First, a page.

US5884283A (en)  19960905  19990316  Manos; Christopher T.  System, method and program product for managing and controlling the disposition of financial resources 
US5926792A (en)  19960909  19990720  Bancorp Services, Inc.  System for managing a stable value protected investment plan 
US5930762A (en)  19960924  19990727  Rco Software Limited  Computer aided risk management in multipleparameter physical systems 
US6275814B1 (en)  19961127  20010814  Investment Strategies Network  Investment portfolio selection system and method 
US6684190B1 (en)  19970107  20040127  Financial Profiles, Inc.  Apparatus and method for exposing, evaluating and rebalancing risk for decisionmaking in financial planning 
US6278464B1 (en)  19970307  20010821  Silicon Graphics, Inc.  Method, system, and computer program product for visualizing a decisiontree classifier 
US6289296B1 (en)  19970401  20010911  The Institute Of Physical And Chemical Research (Riken)  Statistical simulation method and corresponding simulation system responsive to a storing medium in which statistical simulation program is recorded 
US6278981B1 (en)  19970529  20010821  Algorithmics International Corporation  Computerimplemented method and apparatus for portfolio compression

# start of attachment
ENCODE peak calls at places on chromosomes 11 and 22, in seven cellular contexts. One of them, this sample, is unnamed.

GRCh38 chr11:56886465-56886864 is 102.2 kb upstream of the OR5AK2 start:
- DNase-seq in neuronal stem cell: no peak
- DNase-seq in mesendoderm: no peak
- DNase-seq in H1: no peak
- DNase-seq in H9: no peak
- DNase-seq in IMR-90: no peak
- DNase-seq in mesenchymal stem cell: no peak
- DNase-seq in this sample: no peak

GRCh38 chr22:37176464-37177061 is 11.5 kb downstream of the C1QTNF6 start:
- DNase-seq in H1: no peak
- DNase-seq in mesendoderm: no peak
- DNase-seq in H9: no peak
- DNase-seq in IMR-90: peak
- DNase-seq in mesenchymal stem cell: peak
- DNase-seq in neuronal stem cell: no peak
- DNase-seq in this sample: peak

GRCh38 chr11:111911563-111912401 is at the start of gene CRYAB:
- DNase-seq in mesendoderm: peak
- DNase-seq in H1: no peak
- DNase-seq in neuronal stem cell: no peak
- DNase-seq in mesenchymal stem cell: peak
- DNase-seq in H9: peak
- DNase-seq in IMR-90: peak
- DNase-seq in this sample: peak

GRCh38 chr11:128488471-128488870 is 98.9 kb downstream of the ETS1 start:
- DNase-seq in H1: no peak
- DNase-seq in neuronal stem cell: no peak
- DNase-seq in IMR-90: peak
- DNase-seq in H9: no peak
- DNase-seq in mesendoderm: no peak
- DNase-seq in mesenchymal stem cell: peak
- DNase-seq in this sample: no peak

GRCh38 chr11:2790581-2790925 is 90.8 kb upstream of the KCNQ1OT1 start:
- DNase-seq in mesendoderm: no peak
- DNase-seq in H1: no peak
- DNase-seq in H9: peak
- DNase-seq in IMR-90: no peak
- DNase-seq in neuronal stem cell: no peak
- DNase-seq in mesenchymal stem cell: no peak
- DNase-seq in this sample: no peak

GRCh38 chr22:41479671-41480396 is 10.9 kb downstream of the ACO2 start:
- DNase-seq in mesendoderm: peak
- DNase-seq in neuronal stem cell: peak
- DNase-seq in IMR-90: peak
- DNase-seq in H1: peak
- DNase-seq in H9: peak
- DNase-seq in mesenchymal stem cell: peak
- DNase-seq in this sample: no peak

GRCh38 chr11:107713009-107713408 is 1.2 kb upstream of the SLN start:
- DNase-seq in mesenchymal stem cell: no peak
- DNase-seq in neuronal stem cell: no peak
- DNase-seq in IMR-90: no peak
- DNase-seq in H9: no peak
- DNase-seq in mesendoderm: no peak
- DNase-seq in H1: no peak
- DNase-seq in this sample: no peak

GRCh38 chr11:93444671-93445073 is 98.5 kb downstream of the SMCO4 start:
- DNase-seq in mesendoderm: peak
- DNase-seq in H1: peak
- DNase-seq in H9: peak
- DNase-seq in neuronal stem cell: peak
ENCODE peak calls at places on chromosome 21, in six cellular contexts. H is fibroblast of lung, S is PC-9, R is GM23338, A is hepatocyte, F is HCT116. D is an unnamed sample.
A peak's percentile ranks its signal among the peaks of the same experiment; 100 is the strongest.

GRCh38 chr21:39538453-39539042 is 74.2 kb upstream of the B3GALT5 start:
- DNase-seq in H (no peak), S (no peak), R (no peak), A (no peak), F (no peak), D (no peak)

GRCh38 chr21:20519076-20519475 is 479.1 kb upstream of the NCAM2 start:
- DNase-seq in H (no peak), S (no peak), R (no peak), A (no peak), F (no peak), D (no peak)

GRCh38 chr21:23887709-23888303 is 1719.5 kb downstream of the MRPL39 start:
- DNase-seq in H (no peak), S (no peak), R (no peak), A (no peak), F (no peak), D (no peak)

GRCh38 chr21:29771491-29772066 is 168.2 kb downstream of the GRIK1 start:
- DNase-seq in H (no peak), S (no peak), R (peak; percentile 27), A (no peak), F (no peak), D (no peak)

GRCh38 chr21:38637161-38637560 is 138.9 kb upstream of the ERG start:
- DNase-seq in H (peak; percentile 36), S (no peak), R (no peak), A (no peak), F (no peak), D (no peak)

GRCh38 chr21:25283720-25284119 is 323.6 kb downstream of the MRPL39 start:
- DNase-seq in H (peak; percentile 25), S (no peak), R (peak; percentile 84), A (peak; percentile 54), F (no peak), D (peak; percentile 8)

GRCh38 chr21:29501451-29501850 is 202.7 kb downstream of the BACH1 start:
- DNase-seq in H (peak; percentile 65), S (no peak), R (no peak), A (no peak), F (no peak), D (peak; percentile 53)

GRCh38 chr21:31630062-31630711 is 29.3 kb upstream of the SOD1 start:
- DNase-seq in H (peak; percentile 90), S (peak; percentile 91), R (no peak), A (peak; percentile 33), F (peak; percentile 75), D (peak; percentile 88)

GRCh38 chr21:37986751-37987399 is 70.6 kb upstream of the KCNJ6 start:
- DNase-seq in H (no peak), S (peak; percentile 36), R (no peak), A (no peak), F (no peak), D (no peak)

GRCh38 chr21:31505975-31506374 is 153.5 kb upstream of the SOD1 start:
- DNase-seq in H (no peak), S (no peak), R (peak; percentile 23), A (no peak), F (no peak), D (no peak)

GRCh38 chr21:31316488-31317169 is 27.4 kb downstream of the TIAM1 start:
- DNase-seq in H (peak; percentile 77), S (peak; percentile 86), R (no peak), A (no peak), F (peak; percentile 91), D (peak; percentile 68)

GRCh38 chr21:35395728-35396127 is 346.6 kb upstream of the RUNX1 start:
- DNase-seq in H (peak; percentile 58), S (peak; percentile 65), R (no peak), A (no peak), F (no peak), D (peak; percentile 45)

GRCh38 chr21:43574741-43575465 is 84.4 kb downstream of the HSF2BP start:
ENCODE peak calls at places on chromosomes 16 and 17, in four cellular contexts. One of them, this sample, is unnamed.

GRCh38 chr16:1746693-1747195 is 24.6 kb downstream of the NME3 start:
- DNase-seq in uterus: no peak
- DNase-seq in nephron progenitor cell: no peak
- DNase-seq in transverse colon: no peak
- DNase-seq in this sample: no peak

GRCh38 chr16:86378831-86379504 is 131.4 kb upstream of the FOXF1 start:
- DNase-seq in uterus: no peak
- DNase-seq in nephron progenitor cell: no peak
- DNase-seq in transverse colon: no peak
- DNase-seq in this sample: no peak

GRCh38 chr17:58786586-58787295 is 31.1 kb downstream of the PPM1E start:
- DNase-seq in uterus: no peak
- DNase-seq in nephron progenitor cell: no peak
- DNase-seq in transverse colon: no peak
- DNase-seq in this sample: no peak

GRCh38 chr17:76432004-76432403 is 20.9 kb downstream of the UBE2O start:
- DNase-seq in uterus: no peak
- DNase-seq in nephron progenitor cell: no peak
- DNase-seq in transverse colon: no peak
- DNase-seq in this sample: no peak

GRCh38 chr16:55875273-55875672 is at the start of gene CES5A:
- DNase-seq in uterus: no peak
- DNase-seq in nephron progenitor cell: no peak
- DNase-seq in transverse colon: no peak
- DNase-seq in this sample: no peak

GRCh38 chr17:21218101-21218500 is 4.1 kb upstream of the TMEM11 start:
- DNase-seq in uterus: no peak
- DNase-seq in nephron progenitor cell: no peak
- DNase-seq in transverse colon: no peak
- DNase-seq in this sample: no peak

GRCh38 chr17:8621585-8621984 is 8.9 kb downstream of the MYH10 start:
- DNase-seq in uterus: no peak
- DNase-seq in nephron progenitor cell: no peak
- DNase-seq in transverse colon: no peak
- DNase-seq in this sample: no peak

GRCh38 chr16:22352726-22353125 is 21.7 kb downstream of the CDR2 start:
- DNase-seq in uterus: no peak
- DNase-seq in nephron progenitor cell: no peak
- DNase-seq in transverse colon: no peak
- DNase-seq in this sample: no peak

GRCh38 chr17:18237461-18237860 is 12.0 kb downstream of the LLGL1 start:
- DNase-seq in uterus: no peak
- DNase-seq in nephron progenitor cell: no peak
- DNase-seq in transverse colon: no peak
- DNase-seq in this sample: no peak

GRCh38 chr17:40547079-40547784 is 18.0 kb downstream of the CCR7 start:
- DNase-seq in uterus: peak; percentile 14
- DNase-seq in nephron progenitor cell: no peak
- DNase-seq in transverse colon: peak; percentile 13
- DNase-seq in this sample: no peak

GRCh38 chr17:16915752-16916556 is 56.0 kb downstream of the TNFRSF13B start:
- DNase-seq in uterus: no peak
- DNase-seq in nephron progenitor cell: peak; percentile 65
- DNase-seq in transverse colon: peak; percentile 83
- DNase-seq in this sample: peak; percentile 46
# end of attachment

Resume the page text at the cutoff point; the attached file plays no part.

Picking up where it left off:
US6173276B1 (en)  19970821  20010109  Scicomp, Inc.  System and method for financial instrument modeling and valuation 
US5991744A (en)  19971031  19991123  Gary P. Dicresce & Associates  Method and apparatus that processes financial data relating to wealth accumulation plans 
US6393409B2 (en)  19971031  20020521  Morgan Stanley Dean Witter & Co.  Computer method and apparatus for optimizing portfolios of multiple participants 
US20010014875A1 (en)  19971031  20010816  Andrew R. Young  Computer method and apparatus for optimizing portfolios of multiple participants 
US6289508B1 (en)  19971126  20010911  Voyan Technology  Method and apparatus for dynamic optimization 
US6351740B1 (en)  19971201  20020226  The Board Of Trustees Of The Leland Stanford Junior University  Method and system for training dynamic nonlinear adaptive filters which have embedded memory 
US6021397A (en)  19971202  20000201  Financial Engines, Inc.  Financial advisory system 
US5918217A (en)  19971210  19990629  Financial Engines, Inc.  User interface for a financial advisory system 
US6330541B1 (en)  19980107  20011211  Bennett Stephen Meyer  System and method for controlling and securitizing the cash value growth and/or death benefits of a large pool of insurance policies 
US20020059294A1 (en)  19980130  20020516  Sandro Bottarelli  Method and apparatus for elaborating and representing data analysis in a decision support system 
US6373485B2 (en)  19980217  20020416  Sun Microsystems, Inc.  Mitigating the effects of object approximations 
US20010055019A1 (en)  19980217  20011227  Sowizral Henry A.  Multiple processor visibility search system and method